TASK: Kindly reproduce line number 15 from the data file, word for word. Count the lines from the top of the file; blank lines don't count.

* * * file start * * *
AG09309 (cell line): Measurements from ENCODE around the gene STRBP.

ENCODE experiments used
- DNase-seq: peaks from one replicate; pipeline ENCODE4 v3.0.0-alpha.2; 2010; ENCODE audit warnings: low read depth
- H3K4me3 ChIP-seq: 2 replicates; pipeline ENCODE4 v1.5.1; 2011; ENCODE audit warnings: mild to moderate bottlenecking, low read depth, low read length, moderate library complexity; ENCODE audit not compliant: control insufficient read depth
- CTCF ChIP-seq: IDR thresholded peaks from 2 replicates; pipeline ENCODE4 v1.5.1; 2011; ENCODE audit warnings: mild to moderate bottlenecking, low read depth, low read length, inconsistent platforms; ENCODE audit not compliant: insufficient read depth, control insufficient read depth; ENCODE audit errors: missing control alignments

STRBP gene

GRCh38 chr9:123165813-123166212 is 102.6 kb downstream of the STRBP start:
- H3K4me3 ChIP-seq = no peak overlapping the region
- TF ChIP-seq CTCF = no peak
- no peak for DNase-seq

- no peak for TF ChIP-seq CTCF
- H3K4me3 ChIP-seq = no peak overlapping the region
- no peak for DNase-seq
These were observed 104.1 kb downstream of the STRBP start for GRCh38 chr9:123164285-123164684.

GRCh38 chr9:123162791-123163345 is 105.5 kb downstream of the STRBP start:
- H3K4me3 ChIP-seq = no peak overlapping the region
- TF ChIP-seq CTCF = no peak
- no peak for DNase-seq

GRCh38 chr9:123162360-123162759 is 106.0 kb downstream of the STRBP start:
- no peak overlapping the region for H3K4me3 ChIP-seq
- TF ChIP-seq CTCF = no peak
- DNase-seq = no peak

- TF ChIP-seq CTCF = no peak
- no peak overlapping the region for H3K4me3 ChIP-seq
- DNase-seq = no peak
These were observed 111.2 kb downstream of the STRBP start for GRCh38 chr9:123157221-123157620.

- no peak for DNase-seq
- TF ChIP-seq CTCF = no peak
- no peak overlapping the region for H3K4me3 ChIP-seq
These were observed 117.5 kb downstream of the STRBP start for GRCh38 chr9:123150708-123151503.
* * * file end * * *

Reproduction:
GRCh38 chr9:123162791-123163345 is 105.5 kb downstream of the STRBP start: